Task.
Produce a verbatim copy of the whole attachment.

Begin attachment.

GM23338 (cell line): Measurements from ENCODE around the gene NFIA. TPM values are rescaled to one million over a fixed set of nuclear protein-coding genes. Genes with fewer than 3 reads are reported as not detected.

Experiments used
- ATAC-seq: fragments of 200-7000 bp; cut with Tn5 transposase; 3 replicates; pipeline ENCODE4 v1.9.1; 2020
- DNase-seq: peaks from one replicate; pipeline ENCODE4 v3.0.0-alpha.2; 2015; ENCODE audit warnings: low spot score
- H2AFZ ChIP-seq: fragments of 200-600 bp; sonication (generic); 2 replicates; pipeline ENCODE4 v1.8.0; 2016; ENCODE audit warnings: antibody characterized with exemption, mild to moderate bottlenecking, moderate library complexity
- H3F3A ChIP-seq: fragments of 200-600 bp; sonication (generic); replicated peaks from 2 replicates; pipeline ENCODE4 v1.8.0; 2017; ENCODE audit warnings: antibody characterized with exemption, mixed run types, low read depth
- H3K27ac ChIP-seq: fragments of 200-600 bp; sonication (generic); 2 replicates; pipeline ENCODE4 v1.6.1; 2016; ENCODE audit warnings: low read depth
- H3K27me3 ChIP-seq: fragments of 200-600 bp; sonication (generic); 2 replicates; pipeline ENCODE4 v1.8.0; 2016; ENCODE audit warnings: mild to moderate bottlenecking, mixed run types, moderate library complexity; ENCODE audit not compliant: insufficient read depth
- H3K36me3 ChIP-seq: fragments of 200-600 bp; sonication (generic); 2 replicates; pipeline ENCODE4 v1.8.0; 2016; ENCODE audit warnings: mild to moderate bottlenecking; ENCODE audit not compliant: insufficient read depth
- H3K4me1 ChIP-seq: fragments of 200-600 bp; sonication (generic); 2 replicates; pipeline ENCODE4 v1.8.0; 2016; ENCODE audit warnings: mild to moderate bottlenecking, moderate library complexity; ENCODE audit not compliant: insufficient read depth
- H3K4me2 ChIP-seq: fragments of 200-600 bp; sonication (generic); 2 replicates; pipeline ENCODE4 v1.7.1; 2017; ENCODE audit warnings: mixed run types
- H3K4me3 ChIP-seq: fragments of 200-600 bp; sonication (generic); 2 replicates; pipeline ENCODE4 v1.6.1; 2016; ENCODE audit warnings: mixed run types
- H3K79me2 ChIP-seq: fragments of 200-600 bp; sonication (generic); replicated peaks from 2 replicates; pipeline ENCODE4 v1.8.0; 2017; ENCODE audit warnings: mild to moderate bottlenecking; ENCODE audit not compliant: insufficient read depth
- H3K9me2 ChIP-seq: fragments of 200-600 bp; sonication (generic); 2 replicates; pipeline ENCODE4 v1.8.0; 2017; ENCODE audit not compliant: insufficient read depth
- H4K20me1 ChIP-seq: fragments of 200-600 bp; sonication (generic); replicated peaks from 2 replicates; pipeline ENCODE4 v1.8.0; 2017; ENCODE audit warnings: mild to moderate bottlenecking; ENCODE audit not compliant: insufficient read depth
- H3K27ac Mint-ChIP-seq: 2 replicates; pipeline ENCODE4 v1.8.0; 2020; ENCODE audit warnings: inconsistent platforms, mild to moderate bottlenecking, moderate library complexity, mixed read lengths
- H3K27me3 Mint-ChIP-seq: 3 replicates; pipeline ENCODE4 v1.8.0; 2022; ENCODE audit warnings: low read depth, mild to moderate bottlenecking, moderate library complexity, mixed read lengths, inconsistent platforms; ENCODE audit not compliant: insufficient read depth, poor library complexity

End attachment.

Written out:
GM23338 (cell line): Measurements from ENCODE around the gene NFIA. TPM values are rescaled to one million over a fixed set of nuclear protein-coding genes. Genes with fewer than 3 reads are reported as not detected.

Experiments used
- ATAC-seq: fragments of 200-7000 bp; cut with Tn5 transposase; 3 replicates; pipeline ENCODE4 v1.9.1; 2020
- DNase-seq: peaks from one replicate; pipeline ENCODE4 v3.0.0-alpha.2; 2015; ENCODE audit warnings: low spot score
- H2AFZ ChIP-seq: fragments of 200-600 bp; sonication (generic); 2 replicates; pipeline ENCODE4 v1.8.0; 2016; ENCODE audit warnings: antibody characterized with exemption, mild to moderate bottlenecking, moderate library complexity
- H3F3A ChIP-seq: fragments of 200-600 bp; sonication (generic); replicated peaks from 2 replicates; pipeline ENCODE4 v1.8.0; 2017; ENCODE audit warnings: antibody characterized with exemption, mixed run types, low read depth
- H3K27ac ChIP-seq: fragments of 200-600 bp; sonication (generic); 2 replicates; pipeline ENCODE4 v1.6.1; 2016; ENCODE audit warnings: low read depth
- H3K27me3 ChIP-seq: fragments of 200-600 bp; sonication (generic); 2 replicates; pipeline ENCODE4 v1.8.0; 2016; ENCODE audit warnings: mild to moderate bottlenecking, mixed run types, moderate library complexity; ENCODE audit not compliant: insufficient read depth
- H3K36me3 ChIP-seq: fragments of 200-600 bp; sonication (generic); 2 replicates; pipeline ENCODE4 v1.8.0; 2016; ENCODE audit warnings: mild to moderate bottlenecking; ENCODE audit not compliant: insufficient read depth
- H3K4me1 ChIP-seq: fragments of 200-600 bp; sonication (generic); 2 replicates; pipeline ENCODE4 v1.8.0; 2016; ENCODE audit warnings: mild to moderate bottlenecking, moderate library complexity; ENCODE audit not compliant: insufficient read depth
- H3K4me2 ChIP-seq: fragments of 200-600 bp; sonication (generic); 2 replicates; pipeline ENCODE4 v1.7.1; 2017; ENCODE audit warnings: mixed run types
- H3K4me3 ChIP-seq: fragments of 200-600 bp; sonication (generic); 2 replicates; pipeline ENCODE4 v1.6.1; 2016; ENCODE audit warnings: mixed run types
- H3K79me2 ChIP-seq: fragments of 200-600 bp; sonication (generic); replicated peaks from 2 replicates; pipeline ENCODE4 v1.8.0; 2017; ENCODE audit warnings: mild to moderate bottlenecking; ENCODE audit not compliant: insufficient read depth
- H3K9me2 ChIP-seq: fragments of 200-600 bp; sonication (generic); 2 replicates; pipeline ENCODE4 v1.8.0; 2017; ENCODE audit not compliant: insufficient read depth
- H4K20me1 ChIP-seq: fragments of 200-600 bp; sonication (generic); replicated peaks from 2 replicates; pipeline ENCODE4 v1.8.0; 2017; ENCODE audit warnings: mild to moderate bottlenecking; ENCODE audit not compliant: insufficient read depth
- H3K27ac Mint-ChIP-seq: 2 replicates; pipeline ENCODE4 v1.8.0; 2020; ENCODE audit warnings: inconsistent platforms, mild to moderate bottlenecking, moderate library complexity, mixed read lengths
- H3K27me3 Mint-ChIP-seq: 3 replicates; pipeline ENCODE4 v1.8.0; 2022; ENCODE audit warnings: low read depth, mild to moderate bottlenecking, moderate library complexity, mixed read lengths, inconsistent platforms; ENCODE audit not compliant: insufficient read depth, poor library complexity